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    Large bubbles go to the surface much faster and hardly dissolve. You can also capture Co2 using a lid turned upside down or something similar, alot of people over here in the Netherlands use that method with DIY Co2, this works reasonably good with medium lit tanks. Anything higher and the Co2 is being dissolved not fast enough into the water.

    Perhaps you shoudent question about what the best method is but ask what the best methoded for your tank would be :)
     
  6. Left C

    Left C Lifetime Members
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    I apologize Dabrits. I was just pulling your leg. I really do not do what I said. I've used nice glass/ceramic diffusers with very tiny bubbles and I've tried misting with a Rio 600/800 RVT powerhead. Either of these methods (and some others) should work well in your 20g. A powerhead that is modded for misting or capible of misting when stock can be cheaper than a good quality glass/ceramic diffuser and still provide very small bubbles plus aid in circulation/dispersion of the CO2. You can do a search using "mist", "misting" and "needle wheel mods" and you will find many threads about this concept. Some studies were made and the plants find tiny bubbles (mist) of CO2 easy to use.

    I don't know if you would want a powerhead inside your aquarium. Anyway, here are a few threads that explain this sibject better than me:
    http://www.barrreport.com/showthread.php/4978-Gas-quot-CO2-mist-quot-films?highlight=mist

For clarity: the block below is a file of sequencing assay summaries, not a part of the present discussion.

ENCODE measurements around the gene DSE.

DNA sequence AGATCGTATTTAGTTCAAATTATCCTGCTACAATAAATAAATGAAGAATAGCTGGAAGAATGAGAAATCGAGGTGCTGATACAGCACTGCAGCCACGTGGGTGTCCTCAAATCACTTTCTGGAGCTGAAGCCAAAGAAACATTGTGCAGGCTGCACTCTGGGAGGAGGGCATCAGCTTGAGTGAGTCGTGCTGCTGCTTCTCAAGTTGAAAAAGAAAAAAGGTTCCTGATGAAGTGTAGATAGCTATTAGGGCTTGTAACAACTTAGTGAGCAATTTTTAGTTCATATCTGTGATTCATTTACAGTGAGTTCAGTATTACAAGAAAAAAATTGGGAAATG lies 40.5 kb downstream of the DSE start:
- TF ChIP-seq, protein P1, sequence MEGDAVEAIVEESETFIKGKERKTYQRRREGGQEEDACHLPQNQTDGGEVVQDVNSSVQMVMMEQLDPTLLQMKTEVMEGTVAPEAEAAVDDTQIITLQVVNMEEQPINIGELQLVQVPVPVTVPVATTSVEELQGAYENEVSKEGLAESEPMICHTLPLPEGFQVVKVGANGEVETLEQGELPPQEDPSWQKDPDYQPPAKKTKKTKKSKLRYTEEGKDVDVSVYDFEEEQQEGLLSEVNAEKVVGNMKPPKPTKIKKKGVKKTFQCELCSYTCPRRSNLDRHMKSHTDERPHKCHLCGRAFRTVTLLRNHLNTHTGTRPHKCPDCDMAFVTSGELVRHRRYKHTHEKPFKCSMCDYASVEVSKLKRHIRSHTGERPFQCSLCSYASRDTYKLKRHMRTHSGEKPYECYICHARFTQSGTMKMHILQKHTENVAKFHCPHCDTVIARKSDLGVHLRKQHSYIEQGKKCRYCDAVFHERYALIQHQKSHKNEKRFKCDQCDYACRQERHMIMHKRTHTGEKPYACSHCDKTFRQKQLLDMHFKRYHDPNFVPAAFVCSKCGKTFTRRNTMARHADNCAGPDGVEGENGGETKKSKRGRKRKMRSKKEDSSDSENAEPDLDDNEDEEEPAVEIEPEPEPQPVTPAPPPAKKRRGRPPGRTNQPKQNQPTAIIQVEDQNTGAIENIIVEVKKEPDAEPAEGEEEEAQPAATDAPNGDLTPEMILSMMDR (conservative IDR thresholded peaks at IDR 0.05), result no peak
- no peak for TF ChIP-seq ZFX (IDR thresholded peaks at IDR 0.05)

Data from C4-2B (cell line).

http://www.barrreport.com/showthread.php/5001-CO2-boundary-layer-references?highlight=mist
    http://www.barrreport.com/showthread.php/3886-Another-method-for-CO2-diffusion-needle-wheel-powerheads?highlight=mist
    http://www.barrreport.com/showthread.php/5809-Needle-wheel-DIY-modifications?highlight=misting
     
  7. Tom Barr

    Tom Barr Founder
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    Each method will have a set of trade offs.

    This is true for light, CO2, ferts etc.

    I do not add any CO2 to some tanks and they are extremely healthy, but......there are trade offs.
    I add CO2 to another tank, again, same end result and a different set of trade offs.

    In all cases, there will be some growth............because CO2 is never zero really.........and likewise, there's some light and some nutrients etc.....
    The questions are really at what rate and what efficiency, and combination of plants can you keep.
    How much work, cost etc you wish to put into it, what type of scape you are trying to achieve?

    These are a wide range of opinions and goals.
    This needed defined before a best management approach can be applied.
    No one method will meet all goals, this is a bit more realistic.
     
  8. scottward

    scottward Guru Class Expert

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    Overall system STABILITY is the key.

    As Tom mentioned, some tanks do fine without CO2 injection (with trade offs of course) - these tanks are stable systems.

    A tank with CO2 injection that is unstable can be a terrible mess.